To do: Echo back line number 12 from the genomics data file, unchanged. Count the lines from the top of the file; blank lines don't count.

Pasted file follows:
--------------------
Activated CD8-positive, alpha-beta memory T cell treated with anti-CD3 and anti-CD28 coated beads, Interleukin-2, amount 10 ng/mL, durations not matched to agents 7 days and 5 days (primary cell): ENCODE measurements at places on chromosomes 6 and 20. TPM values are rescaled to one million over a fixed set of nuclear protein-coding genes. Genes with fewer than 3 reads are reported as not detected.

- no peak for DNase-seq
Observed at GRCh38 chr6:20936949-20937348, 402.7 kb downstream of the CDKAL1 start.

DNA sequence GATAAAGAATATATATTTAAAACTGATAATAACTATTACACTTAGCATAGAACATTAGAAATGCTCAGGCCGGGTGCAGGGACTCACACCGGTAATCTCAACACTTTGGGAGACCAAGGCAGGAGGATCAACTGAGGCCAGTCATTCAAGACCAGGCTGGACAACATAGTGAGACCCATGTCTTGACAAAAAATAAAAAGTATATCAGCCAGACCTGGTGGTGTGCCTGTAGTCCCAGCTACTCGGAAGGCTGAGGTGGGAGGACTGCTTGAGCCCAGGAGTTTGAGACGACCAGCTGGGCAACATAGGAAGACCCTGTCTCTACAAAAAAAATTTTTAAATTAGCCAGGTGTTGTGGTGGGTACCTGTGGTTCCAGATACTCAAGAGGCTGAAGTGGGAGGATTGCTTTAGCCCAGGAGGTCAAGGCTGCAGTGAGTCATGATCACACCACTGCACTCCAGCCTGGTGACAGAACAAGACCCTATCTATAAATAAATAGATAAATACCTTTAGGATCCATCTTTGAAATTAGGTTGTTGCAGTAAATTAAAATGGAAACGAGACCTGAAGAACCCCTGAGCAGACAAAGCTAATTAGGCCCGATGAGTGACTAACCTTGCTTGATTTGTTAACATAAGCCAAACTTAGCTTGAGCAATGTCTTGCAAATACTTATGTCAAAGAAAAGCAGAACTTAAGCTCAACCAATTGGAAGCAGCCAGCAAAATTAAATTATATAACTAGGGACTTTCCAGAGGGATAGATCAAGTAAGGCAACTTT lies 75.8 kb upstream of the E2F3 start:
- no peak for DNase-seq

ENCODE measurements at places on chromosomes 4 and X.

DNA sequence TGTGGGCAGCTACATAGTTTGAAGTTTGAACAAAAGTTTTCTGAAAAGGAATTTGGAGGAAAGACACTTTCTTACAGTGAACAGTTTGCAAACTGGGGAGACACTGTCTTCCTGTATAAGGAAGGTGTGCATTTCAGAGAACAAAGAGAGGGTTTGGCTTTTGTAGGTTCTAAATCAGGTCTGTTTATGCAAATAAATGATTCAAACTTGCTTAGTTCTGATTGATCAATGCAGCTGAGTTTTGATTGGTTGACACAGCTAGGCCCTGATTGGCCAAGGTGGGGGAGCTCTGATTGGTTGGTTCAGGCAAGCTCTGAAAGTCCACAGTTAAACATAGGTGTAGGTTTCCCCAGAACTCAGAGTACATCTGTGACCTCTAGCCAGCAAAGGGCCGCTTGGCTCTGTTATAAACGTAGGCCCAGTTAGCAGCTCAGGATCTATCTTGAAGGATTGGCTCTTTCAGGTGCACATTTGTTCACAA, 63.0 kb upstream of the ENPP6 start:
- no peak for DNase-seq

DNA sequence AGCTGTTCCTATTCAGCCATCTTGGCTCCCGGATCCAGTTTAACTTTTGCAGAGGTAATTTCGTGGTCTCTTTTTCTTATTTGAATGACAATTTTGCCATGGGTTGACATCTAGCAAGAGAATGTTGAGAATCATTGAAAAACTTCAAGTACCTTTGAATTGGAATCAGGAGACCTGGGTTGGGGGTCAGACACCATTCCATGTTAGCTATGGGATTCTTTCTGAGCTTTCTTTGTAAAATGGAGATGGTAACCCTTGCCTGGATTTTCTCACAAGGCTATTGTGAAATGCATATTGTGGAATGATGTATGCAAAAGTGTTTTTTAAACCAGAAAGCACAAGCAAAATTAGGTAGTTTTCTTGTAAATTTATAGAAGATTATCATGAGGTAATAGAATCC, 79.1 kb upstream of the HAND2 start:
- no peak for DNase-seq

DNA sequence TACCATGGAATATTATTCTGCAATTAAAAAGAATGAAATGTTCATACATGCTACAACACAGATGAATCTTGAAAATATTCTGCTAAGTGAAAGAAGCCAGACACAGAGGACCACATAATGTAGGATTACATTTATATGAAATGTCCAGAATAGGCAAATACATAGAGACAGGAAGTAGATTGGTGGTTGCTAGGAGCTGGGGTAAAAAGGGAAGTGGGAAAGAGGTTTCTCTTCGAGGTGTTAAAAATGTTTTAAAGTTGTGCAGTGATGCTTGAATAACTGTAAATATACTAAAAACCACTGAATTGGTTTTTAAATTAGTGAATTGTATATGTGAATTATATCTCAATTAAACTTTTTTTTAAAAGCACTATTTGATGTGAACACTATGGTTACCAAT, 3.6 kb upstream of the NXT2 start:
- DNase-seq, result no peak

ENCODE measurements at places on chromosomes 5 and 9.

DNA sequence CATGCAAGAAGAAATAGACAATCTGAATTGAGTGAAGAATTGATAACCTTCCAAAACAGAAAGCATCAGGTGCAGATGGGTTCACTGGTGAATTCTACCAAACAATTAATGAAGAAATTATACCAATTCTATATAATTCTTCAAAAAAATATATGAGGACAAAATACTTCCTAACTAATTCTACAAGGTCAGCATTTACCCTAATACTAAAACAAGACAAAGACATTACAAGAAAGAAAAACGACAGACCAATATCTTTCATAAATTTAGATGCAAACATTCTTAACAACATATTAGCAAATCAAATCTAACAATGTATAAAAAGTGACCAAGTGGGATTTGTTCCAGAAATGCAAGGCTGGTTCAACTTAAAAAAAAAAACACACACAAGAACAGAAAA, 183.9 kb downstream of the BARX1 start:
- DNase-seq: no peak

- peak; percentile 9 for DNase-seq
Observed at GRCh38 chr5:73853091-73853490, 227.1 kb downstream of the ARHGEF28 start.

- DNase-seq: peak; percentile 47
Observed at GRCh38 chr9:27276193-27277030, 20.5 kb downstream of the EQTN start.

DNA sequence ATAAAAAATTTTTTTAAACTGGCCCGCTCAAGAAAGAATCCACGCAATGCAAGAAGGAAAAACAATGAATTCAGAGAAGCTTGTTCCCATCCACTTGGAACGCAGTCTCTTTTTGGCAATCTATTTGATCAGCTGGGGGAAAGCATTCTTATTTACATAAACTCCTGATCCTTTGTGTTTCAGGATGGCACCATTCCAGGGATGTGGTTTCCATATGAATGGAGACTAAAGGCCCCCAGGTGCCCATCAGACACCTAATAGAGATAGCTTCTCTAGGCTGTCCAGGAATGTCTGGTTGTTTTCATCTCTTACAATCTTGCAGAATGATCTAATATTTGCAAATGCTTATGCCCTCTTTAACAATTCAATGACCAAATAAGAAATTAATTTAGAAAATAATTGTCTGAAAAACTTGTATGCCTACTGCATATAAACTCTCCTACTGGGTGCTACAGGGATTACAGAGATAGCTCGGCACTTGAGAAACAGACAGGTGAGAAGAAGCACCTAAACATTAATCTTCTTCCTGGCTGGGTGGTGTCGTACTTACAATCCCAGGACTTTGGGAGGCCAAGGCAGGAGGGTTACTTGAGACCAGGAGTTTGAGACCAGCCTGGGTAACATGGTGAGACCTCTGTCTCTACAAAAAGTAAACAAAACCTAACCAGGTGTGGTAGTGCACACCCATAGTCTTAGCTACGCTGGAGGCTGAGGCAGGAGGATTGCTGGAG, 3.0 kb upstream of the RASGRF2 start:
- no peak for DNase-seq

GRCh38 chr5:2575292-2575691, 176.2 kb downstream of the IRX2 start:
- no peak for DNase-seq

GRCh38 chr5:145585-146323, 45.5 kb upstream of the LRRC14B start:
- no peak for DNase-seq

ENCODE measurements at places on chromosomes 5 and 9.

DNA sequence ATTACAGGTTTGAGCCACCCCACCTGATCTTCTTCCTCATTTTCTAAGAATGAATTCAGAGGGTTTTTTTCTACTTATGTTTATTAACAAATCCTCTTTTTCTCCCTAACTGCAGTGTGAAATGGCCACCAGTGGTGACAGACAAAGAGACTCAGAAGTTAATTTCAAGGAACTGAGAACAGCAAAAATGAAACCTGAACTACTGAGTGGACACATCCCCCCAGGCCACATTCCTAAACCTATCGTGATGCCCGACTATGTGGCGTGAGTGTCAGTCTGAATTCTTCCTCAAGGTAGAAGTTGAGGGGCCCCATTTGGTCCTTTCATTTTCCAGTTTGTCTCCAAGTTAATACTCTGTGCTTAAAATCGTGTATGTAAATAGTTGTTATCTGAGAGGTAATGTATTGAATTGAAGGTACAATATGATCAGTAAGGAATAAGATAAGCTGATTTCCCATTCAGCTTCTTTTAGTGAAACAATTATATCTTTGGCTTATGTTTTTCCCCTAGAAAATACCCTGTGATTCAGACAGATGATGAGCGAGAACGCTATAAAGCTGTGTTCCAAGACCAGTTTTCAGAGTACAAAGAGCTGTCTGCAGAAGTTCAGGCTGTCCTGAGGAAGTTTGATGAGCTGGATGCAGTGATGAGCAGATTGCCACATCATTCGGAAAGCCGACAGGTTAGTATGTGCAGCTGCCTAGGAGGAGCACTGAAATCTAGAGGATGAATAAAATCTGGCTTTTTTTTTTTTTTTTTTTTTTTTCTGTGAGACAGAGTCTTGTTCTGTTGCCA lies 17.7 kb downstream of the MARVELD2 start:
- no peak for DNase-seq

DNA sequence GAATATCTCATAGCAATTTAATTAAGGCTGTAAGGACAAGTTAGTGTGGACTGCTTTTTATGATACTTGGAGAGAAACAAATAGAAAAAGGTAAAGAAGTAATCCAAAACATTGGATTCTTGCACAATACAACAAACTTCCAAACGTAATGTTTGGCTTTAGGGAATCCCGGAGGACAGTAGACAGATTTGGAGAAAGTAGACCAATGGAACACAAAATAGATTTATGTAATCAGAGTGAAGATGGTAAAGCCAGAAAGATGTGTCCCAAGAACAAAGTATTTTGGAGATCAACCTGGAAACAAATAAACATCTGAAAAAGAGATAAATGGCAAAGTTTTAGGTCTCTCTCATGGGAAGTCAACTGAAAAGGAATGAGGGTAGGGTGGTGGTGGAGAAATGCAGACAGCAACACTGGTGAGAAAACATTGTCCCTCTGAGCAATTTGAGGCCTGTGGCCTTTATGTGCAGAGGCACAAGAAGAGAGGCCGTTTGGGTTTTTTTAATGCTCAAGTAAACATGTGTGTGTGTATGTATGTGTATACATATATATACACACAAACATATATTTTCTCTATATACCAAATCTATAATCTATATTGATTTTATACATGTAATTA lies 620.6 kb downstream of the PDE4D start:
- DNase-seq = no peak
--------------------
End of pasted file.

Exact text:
- DNase-seq, result no peak